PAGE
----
Inverse Source Problems of Active Sound Control for Composite Domains
Seminar Room 1, Newton Institute
In the active noise shielding problem, a quite arbitrary domain (bounded or unbounded) is shielded from the field (noise), generated outside, via introducing additional sources. Along with noise, the presence of internal (wanted) sound sources is admitted. Active shielding is achieved by constructing additional (secondary) sources in such a way that the total contribution of all sources leads to the noise attenuation. In contrast to passive control, there is no any mechanical insulation in the system. In practice, active and passive noise control strategies could often be combined, because passive insulation is more efficient for higher frequencies, whereas active shielding is more efficient for lower frequencies.
The problem is formulated as an inverse source problem with the secondary sources positioned outside the domain to be shielded. The solution to the problem is obtained in both the frequency and time domains, and based on Calderόn Ė Ryabeníkiiís surface potentials . A key property of these potentials is that they are projections. The constructed solution to the problem requires only the knowledge of the total field at the perimeter of the shielded domain [1-3]. In practice, usually the total field can only be measured. The methodology automatically differentiates between the wanted and unwanted components of the field. A unique feature of the proposed methodology is its capability to cancel the unwanted noise across the volume and keep the wanted sound unaffected. It is important that the technique requires no detailed information of either the properties of the medium or the noise sources.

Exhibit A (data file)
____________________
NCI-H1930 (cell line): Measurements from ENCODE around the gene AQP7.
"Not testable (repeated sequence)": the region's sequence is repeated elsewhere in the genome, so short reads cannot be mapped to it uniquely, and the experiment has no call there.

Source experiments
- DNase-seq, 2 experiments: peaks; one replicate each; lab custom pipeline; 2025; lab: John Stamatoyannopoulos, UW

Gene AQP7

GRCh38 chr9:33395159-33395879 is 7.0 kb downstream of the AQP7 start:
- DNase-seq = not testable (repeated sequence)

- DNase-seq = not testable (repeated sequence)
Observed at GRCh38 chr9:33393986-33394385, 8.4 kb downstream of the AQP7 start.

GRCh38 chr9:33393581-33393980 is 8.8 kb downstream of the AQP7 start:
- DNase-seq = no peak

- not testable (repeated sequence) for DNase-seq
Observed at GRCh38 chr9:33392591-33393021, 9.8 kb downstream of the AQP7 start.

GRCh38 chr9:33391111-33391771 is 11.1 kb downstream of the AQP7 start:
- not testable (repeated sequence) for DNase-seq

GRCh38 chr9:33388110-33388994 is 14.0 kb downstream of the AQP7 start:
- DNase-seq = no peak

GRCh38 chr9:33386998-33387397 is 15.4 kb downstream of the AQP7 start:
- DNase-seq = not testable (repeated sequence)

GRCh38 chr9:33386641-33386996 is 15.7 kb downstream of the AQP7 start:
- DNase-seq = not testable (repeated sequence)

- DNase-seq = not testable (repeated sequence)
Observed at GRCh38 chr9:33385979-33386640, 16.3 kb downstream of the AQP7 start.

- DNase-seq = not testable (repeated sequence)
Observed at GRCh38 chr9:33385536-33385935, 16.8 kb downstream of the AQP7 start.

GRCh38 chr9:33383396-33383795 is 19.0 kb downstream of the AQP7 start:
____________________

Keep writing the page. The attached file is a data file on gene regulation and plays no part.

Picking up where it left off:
The technique can also be extended to a composite protected region (multiply connected) . Moreover, the overall domain can arbitrarily be split into a collection of subdomains, and those subdomains are selectively allowed to either communicate freely or otherwise be shielded from their peers. In doing so, no reciprocity is assumed, i.e., for a given pair or subdomains one may be allowed to hear the other, but not vice a versa. Possible applications of this approach to engineering problems such as oil prospecting are discussed.